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Problem lies in the manner in which Word handles integer overflow errors in OLE file format, Mimecast says.
Jai Vijayan, Contributing Writer
March 5, 2019
4 Min Read
The manner in which Microsoft Word handles integer overflow errors in the Object Linking and Embedding (OLE) file format has given attackers a way to sneak weaponized Word documents past enterprises sandboxes and other anti-malware controls.
Security vendor Mimecast, which discovered the issue, says its researchers have observed attackers taking advantage of the OLE error in recent months to hide exploits for an old bug in the Equation Editor component of Office that was disclosed and patched in 2017.
In one instance, an attacker dropped a new variant of a remote access backdoor called JACKSBOT on a vulnerable system by "chaining" or combining the Equation Editor exploit with the OLE file format error.
"Our detection engines spotted an attacker group, which seems to originate from Serbia, using specially-crafted Microsoft Word documents to take advantage of how Microsoft Word handles Integer Overflow errors in the OLE file format," Mimecast said in a report Tuesday. By using the OLE bug, the attacker was able to sneak the Equation Editor exploit past anti-malware defenses on the system, the vendor said.
The Equation Editor bug (CVE-2017-11882) was first disclosed in November 2017 and gives attackers a way to gain complete remote administration control of vulnerable systems. Microsoft issued a security patch for the bug the same year. But attackers have continued to exploit the Equation Editor issue on unpatched systems since then.
Meni Farjon, chief scientist for advanced threat detection at Mimecast says that the integer overflow issue it discovered in the OLE file format can be used to hide exploits for any Microsoft Word vulnerability, not just the Equation Editor bug.
"The benefit isn't specifically for the Equation Editor exploit. [It] can be used to carry any payload into an OLE file," Farjon notes. "Consider this as a vehicle which can cloak the payload. The overflow alone can't do anything harmful, so it has to be chained into a payload."
Farjon describes the integer overflow issue as resulting from a miscalculation on raw inputs from file parsing. "Microsoft Word, when parsing OLE structured files, is trying to locate the file sectors on which the data is being stored," he says. A part of that process involves making a calculation for a sector ID, he says. "Attackers were able to provide very big sector ID numbers, which caused the application to behave unexpectedly when the resulting number was larger than a 32-bit integer." In such instances, Word can be tricked into loading malicious objects into memory without following the correct guidelines, he said.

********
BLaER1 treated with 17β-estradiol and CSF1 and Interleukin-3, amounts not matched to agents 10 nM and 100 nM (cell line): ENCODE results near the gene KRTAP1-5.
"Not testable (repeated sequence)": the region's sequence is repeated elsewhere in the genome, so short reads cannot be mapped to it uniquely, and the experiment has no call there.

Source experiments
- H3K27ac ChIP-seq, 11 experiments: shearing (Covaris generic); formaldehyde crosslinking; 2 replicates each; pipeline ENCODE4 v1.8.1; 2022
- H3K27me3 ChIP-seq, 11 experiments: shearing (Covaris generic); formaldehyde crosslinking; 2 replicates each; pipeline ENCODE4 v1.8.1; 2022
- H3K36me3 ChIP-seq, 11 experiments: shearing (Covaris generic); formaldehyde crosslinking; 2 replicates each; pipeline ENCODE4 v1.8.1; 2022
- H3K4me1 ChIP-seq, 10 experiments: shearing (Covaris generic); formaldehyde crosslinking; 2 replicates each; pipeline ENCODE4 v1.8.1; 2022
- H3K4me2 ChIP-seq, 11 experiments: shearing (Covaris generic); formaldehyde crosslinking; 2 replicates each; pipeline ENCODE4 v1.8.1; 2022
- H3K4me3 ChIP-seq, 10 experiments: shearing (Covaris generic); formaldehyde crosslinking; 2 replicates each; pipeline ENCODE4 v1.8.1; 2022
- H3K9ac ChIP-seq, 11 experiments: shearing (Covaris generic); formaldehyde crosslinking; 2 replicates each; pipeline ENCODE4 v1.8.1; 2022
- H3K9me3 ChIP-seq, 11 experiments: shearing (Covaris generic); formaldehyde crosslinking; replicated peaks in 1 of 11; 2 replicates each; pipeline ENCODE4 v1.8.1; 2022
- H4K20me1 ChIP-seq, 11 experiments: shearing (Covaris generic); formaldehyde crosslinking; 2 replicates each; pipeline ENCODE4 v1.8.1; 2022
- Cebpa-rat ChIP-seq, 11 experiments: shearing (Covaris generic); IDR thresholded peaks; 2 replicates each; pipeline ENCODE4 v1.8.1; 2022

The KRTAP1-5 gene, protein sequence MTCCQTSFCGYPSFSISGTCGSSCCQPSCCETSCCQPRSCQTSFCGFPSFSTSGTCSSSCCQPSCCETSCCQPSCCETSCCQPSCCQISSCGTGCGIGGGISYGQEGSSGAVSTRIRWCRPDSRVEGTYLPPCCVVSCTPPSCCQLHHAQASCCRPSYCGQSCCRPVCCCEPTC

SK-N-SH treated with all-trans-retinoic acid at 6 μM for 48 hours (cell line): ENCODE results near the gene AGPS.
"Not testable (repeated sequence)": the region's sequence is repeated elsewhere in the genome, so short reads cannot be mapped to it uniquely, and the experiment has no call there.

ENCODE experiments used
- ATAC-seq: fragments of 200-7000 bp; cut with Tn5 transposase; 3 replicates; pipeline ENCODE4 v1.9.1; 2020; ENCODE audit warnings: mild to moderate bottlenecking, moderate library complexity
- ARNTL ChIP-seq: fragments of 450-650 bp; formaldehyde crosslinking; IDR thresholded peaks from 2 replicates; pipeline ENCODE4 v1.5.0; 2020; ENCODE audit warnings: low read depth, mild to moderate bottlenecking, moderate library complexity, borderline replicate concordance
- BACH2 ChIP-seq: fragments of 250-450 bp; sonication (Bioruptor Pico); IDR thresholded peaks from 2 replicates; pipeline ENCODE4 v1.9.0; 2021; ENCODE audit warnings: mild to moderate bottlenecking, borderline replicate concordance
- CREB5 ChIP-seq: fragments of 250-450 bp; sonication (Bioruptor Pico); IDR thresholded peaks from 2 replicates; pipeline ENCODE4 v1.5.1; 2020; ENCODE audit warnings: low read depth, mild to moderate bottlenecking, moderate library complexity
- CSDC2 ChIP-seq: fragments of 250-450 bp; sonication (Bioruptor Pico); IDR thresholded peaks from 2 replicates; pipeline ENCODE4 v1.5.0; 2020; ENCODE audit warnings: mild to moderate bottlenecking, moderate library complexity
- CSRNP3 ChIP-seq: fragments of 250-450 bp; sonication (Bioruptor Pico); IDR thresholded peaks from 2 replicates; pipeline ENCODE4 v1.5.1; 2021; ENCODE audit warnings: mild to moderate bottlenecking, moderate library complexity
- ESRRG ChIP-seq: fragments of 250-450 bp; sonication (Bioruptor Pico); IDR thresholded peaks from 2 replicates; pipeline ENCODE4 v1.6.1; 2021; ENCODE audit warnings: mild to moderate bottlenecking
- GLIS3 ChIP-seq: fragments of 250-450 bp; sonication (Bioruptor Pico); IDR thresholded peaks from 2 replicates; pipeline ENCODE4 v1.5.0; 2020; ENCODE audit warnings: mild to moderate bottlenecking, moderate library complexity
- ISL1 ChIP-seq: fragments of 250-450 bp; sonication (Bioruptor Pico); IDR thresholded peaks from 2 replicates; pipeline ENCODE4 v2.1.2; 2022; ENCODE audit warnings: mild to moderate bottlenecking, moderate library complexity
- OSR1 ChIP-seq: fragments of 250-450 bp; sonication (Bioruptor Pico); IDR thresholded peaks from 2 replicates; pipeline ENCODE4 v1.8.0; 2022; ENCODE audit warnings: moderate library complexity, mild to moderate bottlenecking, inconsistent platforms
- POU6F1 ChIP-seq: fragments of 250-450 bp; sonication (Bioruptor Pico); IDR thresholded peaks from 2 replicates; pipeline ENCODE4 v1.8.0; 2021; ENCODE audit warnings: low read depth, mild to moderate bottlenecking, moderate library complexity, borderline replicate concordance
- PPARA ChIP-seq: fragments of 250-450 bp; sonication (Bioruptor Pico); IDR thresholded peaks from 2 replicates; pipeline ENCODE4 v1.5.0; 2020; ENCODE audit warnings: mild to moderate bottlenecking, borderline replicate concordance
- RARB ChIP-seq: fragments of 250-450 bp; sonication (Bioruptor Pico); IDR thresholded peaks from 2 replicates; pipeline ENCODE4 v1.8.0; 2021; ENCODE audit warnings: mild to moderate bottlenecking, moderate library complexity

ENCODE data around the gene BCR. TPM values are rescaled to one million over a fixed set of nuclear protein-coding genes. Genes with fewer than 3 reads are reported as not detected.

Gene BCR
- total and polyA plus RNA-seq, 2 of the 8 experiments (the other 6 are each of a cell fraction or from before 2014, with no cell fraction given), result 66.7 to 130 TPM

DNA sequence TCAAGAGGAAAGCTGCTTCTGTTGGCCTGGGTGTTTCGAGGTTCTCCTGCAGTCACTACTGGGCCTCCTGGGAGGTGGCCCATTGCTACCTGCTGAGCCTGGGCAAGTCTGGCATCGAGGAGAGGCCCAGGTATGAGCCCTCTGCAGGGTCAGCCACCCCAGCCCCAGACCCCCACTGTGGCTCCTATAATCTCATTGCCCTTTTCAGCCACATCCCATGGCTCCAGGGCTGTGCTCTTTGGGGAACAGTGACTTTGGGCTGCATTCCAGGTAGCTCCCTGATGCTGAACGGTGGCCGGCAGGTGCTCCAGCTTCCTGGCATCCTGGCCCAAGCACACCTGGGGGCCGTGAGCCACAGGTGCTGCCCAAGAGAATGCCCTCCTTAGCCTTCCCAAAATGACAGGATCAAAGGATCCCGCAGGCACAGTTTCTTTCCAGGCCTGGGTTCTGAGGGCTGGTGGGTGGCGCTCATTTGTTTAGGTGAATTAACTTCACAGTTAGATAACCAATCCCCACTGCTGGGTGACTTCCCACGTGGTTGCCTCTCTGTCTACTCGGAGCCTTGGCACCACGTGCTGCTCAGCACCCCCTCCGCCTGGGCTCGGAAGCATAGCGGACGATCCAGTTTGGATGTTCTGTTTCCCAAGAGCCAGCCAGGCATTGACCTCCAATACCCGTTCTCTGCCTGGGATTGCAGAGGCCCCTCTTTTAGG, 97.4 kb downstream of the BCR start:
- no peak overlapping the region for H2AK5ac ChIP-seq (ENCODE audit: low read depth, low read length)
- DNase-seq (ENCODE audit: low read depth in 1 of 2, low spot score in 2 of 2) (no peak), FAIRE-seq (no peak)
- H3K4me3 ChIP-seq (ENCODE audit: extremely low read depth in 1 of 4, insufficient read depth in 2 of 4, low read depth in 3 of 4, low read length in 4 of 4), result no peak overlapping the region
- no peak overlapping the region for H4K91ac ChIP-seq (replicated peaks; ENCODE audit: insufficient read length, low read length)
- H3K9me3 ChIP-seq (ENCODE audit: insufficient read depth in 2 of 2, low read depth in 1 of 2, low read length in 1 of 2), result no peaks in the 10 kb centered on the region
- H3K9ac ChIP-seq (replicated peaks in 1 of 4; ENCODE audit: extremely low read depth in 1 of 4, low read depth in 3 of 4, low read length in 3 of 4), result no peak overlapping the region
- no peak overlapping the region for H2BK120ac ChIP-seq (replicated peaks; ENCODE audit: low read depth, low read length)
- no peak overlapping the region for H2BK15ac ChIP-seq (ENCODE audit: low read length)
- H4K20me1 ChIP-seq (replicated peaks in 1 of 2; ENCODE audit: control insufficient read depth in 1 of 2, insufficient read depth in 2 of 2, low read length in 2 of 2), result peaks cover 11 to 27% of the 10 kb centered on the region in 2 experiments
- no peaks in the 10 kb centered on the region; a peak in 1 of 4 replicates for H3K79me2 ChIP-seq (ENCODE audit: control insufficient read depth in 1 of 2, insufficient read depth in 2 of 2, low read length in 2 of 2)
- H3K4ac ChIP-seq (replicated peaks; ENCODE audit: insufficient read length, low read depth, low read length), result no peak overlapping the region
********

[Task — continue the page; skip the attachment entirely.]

The behavior that Mimecast was able to uncover is undocumented, which shows that this is unintended behavior. "This acts as a bypass or an abuse technique for attackers," Farjon noted. "They are using this unintended behavior to bypass security solutions, even Microsoft's own solutions, to hide malicious code and exploits." The vulnerability does not have a CVE.
Mimecast has reported the OLE file format issue to Microsoft along with working proof-of-code. Microsoft has acknowledged that the behavior is unintended but does not have immediate plans to release a security patch for it, Mimecast said in its report. That's because the overflow alone does not cause memory corruption or code execution, the vendor said.
Microsoft did not immediately respond to a Dark Readingrequest for comment.
Farjon says that up to now, Mimecast researchers have observed only limited targeted attacks using this bug. "No specific conditions need to exist in order for this to be exploited," he says. Patching for the Equation Editor bug can protect organizations against exploits targeting that specific vulnerability, but not against the integer overflow issue itself, he says. "This is a vehicle to cloak an attack — this can be used with any Microsoft Office exploit and chained together to achieve high stealth capabilities."
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About the Author(s)
Jai Vijayan is a seasoned technology reporter with over 20 years of experience in IT trade journalism. He was most recently a Senior Editor at Computerworld, where he covered information security and data privacy issues for the publication. Over the course of his 20-year career at Computerworld, Jai also covered a variety of other technology topics, including big data, Hadoop, Internet of Things, e-voting, and data analytics. Prior to Computerworld, Jai covered technology issues for The Economic Times in Bangalore, India. Jai has a Master's degree in Statistics and lives in Naperville, Ill.
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